Atwater Homestead (1774)

January 12th, 2018 Posted in Colonial, Houses, Wallingford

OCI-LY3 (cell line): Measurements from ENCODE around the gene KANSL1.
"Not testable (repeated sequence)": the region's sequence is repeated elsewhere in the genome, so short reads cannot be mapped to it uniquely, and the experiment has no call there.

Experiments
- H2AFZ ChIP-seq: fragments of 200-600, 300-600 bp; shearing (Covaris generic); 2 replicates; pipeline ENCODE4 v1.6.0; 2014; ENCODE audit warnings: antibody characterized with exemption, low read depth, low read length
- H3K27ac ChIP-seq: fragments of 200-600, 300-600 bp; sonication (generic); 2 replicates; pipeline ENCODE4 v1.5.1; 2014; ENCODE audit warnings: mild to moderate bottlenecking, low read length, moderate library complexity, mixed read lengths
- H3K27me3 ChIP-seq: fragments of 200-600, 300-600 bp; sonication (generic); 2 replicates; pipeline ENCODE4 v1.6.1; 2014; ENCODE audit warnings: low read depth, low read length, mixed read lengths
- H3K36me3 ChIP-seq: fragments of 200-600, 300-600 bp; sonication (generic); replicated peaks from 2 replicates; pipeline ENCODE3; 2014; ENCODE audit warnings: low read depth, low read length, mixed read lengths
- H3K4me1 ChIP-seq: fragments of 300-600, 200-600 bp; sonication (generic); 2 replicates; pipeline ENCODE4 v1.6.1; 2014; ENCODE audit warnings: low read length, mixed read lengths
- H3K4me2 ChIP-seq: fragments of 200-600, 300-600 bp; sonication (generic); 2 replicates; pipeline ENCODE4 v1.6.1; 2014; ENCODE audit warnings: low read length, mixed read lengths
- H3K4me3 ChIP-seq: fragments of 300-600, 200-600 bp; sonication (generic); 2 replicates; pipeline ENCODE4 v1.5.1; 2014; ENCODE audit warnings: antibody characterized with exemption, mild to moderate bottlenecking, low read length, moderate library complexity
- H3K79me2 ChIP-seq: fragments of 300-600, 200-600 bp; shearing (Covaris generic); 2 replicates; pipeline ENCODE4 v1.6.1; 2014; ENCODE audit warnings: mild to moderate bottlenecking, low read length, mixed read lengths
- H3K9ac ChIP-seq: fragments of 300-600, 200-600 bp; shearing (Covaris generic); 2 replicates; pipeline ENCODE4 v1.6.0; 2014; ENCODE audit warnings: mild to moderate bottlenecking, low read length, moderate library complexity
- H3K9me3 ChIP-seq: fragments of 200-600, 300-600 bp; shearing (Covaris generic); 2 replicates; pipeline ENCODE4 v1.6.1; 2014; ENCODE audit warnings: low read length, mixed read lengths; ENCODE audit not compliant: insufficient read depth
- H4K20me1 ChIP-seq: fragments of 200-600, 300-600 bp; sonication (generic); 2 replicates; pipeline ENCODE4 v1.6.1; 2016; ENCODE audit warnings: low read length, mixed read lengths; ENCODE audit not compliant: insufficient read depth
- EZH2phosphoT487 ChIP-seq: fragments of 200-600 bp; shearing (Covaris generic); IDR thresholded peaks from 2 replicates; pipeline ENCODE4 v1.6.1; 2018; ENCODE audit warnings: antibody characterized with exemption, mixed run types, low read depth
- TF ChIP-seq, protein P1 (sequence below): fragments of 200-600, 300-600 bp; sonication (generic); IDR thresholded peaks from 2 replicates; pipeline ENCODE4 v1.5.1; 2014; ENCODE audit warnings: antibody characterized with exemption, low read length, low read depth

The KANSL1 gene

The house at 242 Christian Street in Wallingford was built in 1774 by Caleb Atwater (1741–1832), a wealthy merchant who supplied the patriot forces during the American Revolution. It was located on the Atwater property, which was in the family for many generations. There is a secret passage behind the chimney inside the house, which was possibly a station on the Underground Railroad. The Atwood family property, which became known as Rosemary Farm, was later the childhood home and summer residence of Caleb Atwater’s granddaughter, Mary Lyman Atwater. She married Judge William G. Choate. In 1890, Mary Choate founded a school for girls at Rosemary Farm called Rosemary Hall. The school initially utilized another Atwater family home, no longer extant, that was built in 1758. Soon other houses in the vicinity were rented for the growing school. William Choate also founded the Choate School for boys in 1896. The two schools were neighbors, but remained separate entities. Mary wold host dances for students of both schools at the 1774 homestead. Rosemary Hall moved to Greenwich in 1900, but would move back to Wallingford in 1971 and merge with Choate in 1974. Choate had acquired the Atwater Homestead from Hunt Atwater, a nephew of Mary Atwater Choate in 1933 and it has served as a dormitory since 1936. The school undertook a major restoration of the building, known as Homestead, in 2006.

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